Tuesday, October 21, 2008

Alaska villages facing a generational problem

Today at the Alaska Federation of Natives Convention, Alaska Native leaders will be talking about the problem of inmigration. I have heard this covered in various Anchorage Daily News articles and on the local news, but much of the local coverage is focused on the local problems - more stress and impact on Anchorage. Mayor Begich and Superintendent Comeau recently released a letter to Governor Palin regarding the problem. Senator Murkowski had a meeting in Septmeber about it. This coverage and local focus isn't a problem - all politics is local. Mayor Begich yesterday in his newsletter:

Human Service Providers Focus on New Rural Residents.
As evidence mounts of a large number of rural Alaskans moving to Anchorage, Mayor Mark Begich is working with local agencies to improve public services, from affordable housing to food assistance. Begich met with about a dozen Anchorage human service agency officials last week. They reported hundreds of rural Alaskans moving to Anchorage, in part because of skyrocketing energy prices and lack of economic opportunities. The Anchorage School District has more than 420 new rural students and other agencies report increased demand for services. The officials are compiling their new service needs and plan to seek assistance from the State, which provides modest support at best.

And though this is a problem, it doesn't begin to touch the problem in the villages. The stress on the cities may be a problem - MAY, because I can't figure why a huge population increase is a "boom" and measure of progress sometimes, and just a stress on the city in others.

In any case, it is the villages that are really losing on this one. Just in school funding alone, each student lost is lost funding. There are some villages - big villages even - that are now at half the students they were just a few years ago. They are having to shut down classes, buildings, and in one case, at least, the principal of the high school became principal of k-12. Then, with further lost students, the superintendent became the principal. They're losing positions, classes, resources and students left and right. And that's just the effect on the schools, not the rest of the community.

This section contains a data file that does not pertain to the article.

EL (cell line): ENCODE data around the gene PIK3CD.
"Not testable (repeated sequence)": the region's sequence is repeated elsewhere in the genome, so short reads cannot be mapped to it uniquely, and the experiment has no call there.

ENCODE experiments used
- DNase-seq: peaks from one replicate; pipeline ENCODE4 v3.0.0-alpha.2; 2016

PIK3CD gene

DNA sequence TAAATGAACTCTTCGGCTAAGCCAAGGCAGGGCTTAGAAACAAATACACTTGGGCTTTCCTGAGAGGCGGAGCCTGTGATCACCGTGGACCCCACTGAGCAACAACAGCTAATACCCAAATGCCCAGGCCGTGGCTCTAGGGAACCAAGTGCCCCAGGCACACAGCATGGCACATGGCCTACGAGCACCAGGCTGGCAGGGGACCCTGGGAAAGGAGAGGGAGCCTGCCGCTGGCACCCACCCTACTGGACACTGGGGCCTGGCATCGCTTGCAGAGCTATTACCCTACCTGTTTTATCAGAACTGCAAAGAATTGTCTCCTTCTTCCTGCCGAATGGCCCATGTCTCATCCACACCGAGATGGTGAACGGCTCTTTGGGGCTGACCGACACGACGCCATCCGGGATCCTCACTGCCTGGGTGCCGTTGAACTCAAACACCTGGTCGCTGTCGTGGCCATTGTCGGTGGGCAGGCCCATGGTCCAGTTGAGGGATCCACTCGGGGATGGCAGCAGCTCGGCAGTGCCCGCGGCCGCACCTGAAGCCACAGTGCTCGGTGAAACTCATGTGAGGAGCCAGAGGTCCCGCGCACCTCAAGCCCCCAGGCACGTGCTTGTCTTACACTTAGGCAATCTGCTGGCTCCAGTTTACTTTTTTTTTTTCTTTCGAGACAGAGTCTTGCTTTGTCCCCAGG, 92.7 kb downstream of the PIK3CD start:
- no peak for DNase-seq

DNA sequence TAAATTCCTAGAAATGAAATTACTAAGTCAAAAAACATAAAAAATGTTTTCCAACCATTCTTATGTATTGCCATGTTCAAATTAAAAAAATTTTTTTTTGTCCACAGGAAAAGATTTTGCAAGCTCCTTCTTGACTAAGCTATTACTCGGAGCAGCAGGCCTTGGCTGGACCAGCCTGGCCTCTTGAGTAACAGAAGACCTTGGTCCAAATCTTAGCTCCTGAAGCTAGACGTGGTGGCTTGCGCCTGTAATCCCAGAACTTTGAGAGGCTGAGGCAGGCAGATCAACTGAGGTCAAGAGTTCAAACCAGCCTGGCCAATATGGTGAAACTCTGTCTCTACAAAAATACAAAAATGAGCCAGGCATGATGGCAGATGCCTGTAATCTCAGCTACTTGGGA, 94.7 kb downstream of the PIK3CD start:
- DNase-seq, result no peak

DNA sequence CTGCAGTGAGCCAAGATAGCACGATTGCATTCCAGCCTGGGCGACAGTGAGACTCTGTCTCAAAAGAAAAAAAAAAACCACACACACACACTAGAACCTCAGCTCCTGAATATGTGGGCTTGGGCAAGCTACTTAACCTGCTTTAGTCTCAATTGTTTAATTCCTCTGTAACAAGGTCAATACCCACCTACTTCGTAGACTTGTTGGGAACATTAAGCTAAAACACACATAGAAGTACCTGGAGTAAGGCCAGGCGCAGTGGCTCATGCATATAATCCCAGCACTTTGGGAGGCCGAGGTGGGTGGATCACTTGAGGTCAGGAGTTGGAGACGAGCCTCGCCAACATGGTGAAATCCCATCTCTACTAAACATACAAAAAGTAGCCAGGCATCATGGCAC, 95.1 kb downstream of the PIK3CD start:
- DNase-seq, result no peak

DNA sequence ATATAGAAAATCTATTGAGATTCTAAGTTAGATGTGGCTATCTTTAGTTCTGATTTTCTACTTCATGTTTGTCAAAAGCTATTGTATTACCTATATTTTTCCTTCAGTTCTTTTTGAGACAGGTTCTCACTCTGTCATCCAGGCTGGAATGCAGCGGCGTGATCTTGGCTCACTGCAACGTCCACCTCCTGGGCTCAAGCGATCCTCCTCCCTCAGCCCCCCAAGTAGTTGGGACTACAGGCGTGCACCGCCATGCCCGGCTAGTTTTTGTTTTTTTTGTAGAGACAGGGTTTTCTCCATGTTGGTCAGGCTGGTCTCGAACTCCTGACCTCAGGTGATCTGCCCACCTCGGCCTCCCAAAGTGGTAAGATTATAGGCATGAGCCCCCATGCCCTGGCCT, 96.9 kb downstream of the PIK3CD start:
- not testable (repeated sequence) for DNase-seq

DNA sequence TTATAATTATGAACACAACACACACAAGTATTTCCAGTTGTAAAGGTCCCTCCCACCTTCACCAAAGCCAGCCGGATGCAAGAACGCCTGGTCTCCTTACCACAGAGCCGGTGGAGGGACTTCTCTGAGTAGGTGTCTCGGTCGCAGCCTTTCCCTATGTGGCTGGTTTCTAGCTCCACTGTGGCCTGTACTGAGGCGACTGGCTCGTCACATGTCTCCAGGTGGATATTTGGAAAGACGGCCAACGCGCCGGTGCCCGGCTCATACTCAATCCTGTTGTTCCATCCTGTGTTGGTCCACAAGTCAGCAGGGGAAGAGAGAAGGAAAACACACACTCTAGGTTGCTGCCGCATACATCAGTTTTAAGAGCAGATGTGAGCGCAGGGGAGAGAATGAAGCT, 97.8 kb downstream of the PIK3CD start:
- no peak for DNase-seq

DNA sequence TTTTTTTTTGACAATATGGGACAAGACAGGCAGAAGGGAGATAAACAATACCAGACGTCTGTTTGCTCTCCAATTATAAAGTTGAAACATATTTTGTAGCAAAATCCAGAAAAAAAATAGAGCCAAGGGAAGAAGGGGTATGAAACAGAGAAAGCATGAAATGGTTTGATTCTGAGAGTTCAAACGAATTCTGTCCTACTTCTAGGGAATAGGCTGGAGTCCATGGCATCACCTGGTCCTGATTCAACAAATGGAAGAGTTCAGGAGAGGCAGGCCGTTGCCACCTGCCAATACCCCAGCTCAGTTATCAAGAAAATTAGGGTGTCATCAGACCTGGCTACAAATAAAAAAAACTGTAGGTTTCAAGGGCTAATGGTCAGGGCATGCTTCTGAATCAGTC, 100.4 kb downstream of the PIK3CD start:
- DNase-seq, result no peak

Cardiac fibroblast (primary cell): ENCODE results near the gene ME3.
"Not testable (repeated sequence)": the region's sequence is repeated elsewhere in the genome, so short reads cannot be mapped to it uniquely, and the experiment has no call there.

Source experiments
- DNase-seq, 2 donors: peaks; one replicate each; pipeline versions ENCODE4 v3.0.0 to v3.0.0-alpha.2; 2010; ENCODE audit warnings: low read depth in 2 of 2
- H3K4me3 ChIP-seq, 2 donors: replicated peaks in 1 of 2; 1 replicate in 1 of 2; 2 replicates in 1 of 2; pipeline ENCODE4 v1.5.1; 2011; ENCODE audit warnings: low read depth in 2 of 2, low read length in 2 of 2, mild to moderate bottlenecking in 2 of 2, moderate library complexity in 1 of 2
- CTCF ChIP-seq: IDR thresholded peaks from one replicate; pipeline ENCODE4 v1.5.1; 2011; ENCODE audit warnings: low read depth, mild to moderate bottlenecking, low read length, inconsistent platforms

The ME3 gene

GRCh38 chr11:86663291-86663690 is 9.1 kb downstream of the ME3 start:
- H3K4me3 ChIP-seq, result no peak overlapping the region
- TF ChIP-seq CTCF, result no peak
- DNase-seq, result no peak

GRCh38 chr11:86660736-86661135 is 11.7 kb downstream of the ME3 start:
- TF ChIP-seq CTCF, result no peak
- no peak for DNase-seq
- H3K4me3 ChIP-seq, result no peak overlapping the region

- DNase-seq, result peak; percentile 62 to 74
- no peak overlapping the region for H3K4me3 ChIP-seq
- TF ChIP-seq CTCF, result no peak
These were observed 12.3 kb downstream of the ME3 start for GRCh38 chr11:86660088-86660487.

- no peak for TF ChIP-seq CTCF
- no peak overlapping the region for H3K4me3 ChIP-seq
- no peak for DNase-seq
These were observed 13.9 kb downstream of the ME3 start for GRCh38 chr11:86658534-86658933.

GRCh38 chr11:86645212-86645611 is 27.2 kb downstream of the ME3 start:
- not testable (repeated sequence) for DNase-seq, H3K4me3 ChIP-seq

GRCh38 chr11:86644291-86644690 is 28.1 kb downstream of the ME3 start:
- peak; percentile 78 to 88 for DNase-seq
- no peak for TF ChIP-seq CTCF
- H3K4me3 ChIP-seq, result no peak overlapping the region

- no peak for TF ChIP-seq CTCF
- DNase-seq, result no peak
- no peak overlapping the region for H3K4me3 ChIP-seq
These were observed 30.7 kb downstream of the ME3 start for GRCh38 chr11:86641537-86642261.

The reasons for the inmigration are many, but the huge influx right now is mostly due to energy costs. Juneau has been fairly notorious lately for its high energy costs. Yet a nearby village's energy costs - after subsidies - is literally eight times the cost. A family in the village will spend several hundred dollars a month on electricity alone. Total energy costs for some families exceed $2,000 a month. Add that to less jobs, and lower paying to begin with, and you've got an energy crisis that is not an inconvenience - it is truly a crisis.

Jobs, leadership, a generation of children - so much is being lost from the villages, yet I think the economic impact is being focused on even more than the long-term effects. The cultural loss, the leadership loss, the impacts of children who might be raised in smaller classrooms with a culturally relevant base who will now be raised in a huge classroom with no cultural base - I can't even begin to cover all the impacts, really.

I don't think we will see the true effects for some years, maybe the next generation. But we have the evidence of the past - and not such a long time ago past - that shows us what can happen when a generation of people is suddenly apart from its cultural base.


CabinDweller said...

The energy crisis is the topper, in my opinion.

Law enforcement was never adequately funded in rural areas - even though VPSOs got a raise, they really needed much more support. and in places where there is no VPSO or VPO, flying in a trooper after the fact is not helping make a safe community, it is cleaning up the mess afterward.

Murkowski (Frank) killed municipal revenue sharing. That shuttered a lot of city offices in tiny areas, and took away basic services (in places where basic was just that.) I can't recall if the Lege returned municipal revenue sharing to pre-Murkowski levels or not, but that would be a positive step.

Even the housing (HUD) that was built to address the chronic shortage of good housing in the villages - often poorly designed, not energy efficient, not suitable for our kind of winters. But some contractors made some money.

I don't know if Palin is a racist. But she seems to be largely ignorant of rural issues - she came in that way, and she hasn't bothered to learn much other than the energy crisis.

Which is embarassing, because has spent her entire life here and never bothered to look beyond Wasilla.

. said...

I think the ADN Convention economic impact is great for our town and the discussions on subsistance and fuel prices are important.

Lynn - Massage Therapist